Boston. Subsequently he went to South American, returning in a few years to Massachusetts and spending the remainder of his life in Wellesley Hills with his sisters, where he died May 12, 1877, aged 65 years, greatly respected and beloved by all who knew him. Two of his children are now living at Wellesley Hills.
One of his scholars, who is now a prominent citizen residing in Connecticut, writes: "Of the boys that were under Mr. Eaton's instruction, it is somewhat remarkable how many have achieved more or less distinction." He might also have added that a large number of the girls that were under his tuition have obtained equal distinction and eminence through their husbands who have held positions of honor and trust in the city, state, and national governments, both civil and military. He further writes: "The school was a good school for the time. Mr. Eaton was a very accomplished man, a graduate of Harvard, very popular and pleasant in his ways. In connection with Rev. Dr. Peabody he was largely instrumental in establishing the Springfield cemetery, and contributed probably more than any other one person to laying out and beautifying the grounds. The row of elm trees that line the avenue from Maple street were planted by him from the seed about the year 1844." The consecration of the cemetery took place Sept. 5, 1841. Dr. Peabody was the first president of the Cemetery association. He graduated at Harvard College in 1816. Studied theology at Cambridge Divinity school, was licensed to preach in 1819. In October, 1820, he became pastor of the Unitarian Church, where he remained during his life-time. He was an accomplished scholar and poet. Dr. Peabody was one of the Commissioners of the Massachusetts Zoölogical Survey, for which he prepared a report on the birds of the Commonwealth in 1839. He contributed to the North American Review, wrote for "Sparks' American Biography" lives of Alexander Wilson, Cotton Mather, David Brainerd, and James Oglethorpe, and edited the Springfield Collection of Hymns for Sacred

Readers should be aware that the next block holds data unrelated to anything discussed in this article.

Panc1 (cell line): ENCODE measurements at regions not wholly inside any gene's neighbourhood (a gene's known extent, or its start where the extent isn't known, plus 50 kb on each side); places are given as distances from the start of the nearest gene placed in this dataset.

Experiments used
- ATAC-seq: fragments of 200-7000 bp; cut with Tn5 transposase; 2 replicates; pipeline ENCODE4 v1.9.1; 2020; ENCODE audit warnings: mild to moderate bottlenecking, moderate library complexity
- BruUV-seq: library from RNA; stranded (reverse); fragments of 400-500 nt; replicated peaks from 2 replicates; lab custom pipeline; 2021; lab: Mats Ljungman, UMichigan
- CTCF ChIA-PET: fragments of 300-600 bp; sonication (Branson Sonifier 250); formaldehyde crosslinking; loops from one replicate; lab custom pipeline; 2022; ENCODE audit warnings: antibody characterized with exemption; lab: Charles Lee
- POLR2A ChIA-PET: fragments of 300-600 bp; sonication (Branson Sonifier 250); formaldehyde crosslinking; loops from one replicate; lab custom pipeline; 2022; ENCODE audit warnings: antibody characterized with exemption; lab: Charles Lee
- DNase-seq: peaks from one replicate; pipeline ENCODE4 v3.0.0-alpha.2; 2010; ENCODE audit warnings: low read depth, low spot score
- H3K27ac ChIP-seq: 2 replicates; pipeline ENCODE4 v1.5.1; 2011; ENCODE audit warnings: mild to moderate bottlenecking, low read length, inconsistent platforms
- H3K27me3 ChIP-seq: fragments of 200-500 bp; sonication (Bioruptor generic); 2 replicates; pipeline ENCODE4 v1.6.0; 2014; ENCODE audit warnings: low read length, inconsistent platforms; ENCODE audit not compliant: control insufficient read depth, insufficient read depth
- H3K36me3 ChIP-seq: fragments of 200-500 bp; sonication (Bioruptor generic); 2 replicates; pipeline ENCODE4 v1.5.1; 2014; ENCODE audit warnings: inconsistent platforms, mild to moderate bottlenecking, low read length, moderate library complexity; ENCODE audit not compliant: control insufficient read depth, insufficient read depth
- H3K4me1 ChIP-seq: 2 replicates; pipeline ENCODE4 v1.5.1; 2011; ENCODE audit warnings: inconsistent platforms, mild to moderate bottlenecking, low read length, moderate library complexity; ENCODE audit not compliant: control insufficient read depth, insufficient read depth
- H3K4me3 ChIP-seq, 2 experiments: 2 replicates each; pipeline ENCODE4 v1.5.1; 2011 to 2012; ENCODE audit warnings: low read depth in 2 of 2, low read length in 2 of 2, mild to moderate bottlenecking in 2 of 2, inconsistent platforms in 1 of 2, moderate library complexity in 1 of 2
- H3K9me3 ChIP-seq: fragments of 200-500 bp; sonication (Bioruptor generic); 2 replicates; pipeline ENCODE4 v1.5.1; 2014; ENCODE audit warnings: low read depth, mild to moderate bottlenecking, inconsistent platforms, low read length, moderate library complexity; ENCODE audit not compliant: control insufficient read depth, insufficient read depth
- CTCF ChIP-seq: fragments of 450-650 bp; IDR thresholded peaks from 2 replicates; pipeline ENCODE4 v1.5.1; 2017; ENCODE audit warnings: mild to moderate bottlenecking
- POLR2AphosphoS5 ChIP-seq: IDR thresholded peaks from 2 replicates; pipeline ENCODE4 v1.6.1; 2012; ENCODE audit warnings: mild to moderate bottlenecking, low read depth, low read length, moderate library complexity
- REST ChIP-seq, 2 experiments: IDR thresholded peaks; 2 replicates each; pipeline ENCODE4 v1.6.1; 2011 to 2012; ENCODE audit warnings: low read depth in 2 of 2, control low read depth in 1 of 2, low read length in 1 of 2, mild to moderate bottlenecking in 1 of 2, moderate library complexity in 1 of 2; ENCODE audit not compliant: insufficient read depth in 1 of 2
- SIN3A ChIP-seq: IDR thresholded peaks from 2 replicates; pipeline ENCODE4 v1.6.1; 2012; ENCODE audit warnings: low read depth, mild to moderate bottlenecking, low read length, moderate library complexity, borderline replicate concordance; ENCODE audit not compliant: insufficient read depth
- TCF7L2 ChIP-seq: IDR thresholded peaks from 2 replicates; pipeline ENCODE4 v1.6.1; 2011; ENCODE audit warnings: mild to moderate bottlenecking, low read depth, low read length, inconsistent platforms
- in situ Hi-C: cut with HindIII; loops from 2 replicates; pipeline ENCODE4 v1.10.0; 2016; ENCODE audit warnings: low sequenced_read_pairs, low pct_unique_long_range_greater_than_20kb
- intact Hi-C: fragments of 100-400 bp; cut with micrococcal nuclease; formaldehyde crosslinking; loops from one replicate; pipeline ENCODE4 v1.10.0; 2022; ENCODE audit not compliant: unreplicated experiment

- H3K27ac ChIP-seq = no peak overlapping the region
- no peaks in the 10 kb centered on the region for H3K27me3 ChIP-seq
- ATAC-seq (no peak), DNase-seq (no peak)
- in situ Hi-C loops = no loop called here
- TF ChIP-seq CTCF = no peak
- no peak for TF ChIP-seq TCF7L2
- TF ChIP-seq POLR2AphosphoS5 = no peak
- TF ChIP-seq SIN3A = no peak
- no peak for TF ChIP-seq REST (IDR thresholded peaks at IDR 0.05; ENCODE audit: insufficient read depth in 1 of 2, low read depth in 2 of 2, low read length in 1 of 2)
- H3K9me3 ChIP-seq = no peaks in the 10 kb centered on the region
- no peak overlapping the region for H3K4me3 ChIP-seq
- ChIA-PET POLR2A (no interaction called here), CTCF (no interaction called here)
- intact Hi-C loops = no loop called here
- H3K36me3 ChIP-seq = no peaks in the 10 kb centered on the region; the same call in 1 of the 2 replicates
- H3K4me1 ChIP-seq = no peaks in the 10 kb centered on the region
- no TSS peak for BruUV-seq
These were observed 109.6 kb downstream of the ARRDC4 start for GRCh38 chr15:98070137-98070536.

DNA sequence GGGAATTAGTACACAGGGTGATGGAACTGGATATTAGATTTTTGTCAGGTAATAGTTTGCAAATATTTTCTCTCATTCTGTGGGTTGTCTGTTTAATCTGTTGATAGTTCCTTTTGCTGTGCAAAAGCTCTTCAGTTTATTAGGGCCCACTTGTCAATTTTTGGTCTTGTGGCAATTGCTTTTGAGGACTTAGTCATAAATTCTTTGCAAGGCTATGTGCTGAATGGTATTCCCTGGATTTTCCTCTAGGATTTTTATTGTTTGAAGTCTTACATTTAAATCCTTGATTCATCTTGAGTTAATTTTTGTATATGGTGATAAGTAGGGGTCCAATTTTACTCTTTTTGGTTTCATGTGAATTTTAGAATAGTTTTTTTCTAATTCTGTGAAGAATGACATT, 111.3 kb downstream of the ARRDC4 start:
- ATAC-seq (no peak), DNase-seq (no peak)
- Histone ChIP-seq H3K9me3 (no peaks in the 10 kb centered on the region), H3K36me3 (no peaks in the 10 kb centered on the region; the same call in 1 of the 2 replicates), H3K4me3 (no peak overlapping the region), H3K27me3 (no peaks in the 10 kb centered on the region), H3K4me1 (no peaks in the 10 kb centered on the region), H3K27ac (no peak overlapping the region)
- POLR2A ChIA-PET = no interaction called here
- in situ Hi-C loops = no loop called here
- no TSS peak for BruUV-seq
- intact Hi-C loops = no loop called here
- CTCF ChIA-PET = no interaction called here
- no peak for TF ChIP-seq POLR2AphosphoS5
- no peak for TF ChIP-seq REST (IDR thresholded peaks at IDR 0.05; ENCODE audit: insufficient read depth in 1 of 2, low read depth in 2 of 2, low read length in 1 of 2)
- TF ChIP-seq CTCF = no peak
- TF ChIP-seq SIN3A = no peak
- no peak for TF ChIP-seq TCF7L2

© Laurel O'Donnell 1998 - 2005, all rights reserved
This document may be downloaded for personal non-commerical use only
and should not be reproduced or distributed without permission.